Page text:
1. 1. A shock bump comprising a diverging nose and a converging tail, wherein the tail has at least one plan-form contour line with a pair of concave opposite sides.
  2. 2. The shock bump of claim 1 wherein the concave opposite sides of the plan-form contour line meet at a cusp.
  3. 3. The shock bump of claim 1 further comprising a leading edge, a trailing edge, an inboard edge and an outboard edge.
  4. 4. The shock bump of claim 1 wherein the shock bump has substantially no sharp convex edges or points.
  5. 5. An aerodynamic structure comprising one or more shock bumps according to claim 1 extending from its surface.
  6. 6. The structure of claim 5 comprising one or more shock bumps wherein each bump meets the surface at the leading edge, trailing edge, inboard edge and outboard edge.
  7. 7. The structure according to claim 5 wherein the shock bump(s) is (are) shaped and positioned so as to modify the structure of a shock which would form adjacent to the surface of the structure in the absence of the shock bumps when the structure is moved at transonic speeds.
  8. 8. The structure of claim 7 wherein the shock bump(s) is (are) shaped and positioned so as to induce a smeared foot in the shock with a lambda like wave pattern when it is moved at transonic speeds.
  9. 9. The structure of claim 5 wherein the aerodynamic structure is an aerofoil and the surface is a low pressure surface of the aerofoil.
  10. 10. The structure of claim 5 wherein the aerodynamic structure is an aerofoil having a leading edge and a trailing edge, and wherein each bump has an apex which is positioned towards the trailing edge of the aerofoil.
  11. 11. A method of operating an aerodynamic structure, the structure comprising a shock bump extending from its surface, the method comprising:
    a. operating the structure at a first condition in which the flow over the shock bump is substantially fully attached; and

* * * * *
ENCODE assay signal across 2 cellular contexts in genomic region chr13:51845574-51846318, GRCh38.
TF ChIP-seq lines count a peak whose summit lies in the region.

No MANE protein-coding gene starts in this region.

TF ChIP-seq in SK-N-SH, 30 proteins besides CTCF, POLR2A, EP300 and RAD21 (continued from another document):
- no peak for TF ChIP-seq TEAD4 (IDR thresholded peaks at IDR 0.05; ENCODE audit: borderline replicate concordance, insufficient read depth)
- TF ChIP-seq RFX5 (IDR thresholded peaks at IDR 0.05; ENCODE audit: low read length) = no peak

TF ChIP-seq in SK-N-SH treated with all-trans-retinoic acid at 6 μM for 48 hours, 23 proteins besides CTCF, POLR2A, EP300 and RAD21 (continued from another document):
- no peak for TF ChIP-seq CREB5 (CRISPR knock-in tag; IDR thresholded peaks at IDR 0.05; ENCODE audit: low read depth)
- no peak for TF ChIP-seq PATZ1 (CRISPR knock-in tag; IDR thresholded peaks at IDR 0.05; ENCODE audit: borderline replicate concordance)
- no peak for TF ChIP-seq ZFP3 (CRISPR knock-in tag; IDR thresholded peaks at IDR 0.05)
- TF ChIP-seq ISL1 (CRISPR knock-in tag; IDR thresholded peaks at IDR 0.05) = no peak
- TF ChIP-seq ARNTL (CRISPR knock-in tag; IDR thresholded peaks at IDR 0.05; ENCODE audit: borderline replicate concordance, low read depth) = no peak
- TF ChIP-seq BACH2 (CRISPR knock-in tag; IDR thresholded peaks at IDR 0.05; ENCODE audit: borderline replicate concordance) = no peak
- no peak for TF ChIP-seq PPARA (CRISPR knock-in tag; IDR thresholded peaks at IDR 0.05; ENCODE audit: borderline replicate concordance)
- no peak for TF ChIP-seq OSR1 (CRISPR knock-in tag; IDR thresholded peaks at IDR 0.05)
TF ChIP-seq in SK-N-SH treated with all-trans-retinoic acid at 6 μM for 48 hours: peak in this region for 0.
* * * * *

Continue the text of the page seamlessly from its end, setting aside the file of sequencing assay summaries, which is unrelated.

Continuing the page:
b. operating the structure at a second condition in which a shock forms adjacent to the surface of the aerofoil, the shock bump modifies the structure of the shock, and the flow over the shock bump detaches and forms a pair of longitudinal vortices.
  12. 12. The method of claim 11 wherein the shock bump comprises a shock bump diverging nose and a converging tail, wherein the tail has at least one plan-form contour line with a pair of concave opposite sides.
  13. 13. The method of claim 11 wherein the second condition includes a higher flow speed and/or a higher lift coefficient than the first condition.
  14. 14. The method according to claim 11 wherein the shock bump induces a smeared foot in the shock with a lambda like wave pattern when the structure is operated at the second condition.
US12735540 2008-02-29 2009-02-17 Shock bump Active 2029-03-14 US8302912B2 (en)

Priority Applications (3)

Application Number Priority Date Filing Date Title
GB0803722.8 2008-02-29
GB0803722A GB0803722D0 (en) 2008-02-29 2008-02-29 Shock bump
PCT/GB2009/050151 WO2009106870A3 (en) 2008-02-29 2009-02-17 Shock bump

Publications (2)

Publication Number Publication Date
US20100314500A1 true true US20100314500A1 (en) 2010-12-16
US8302912B2 US8302912B2 (en) 2012-11-06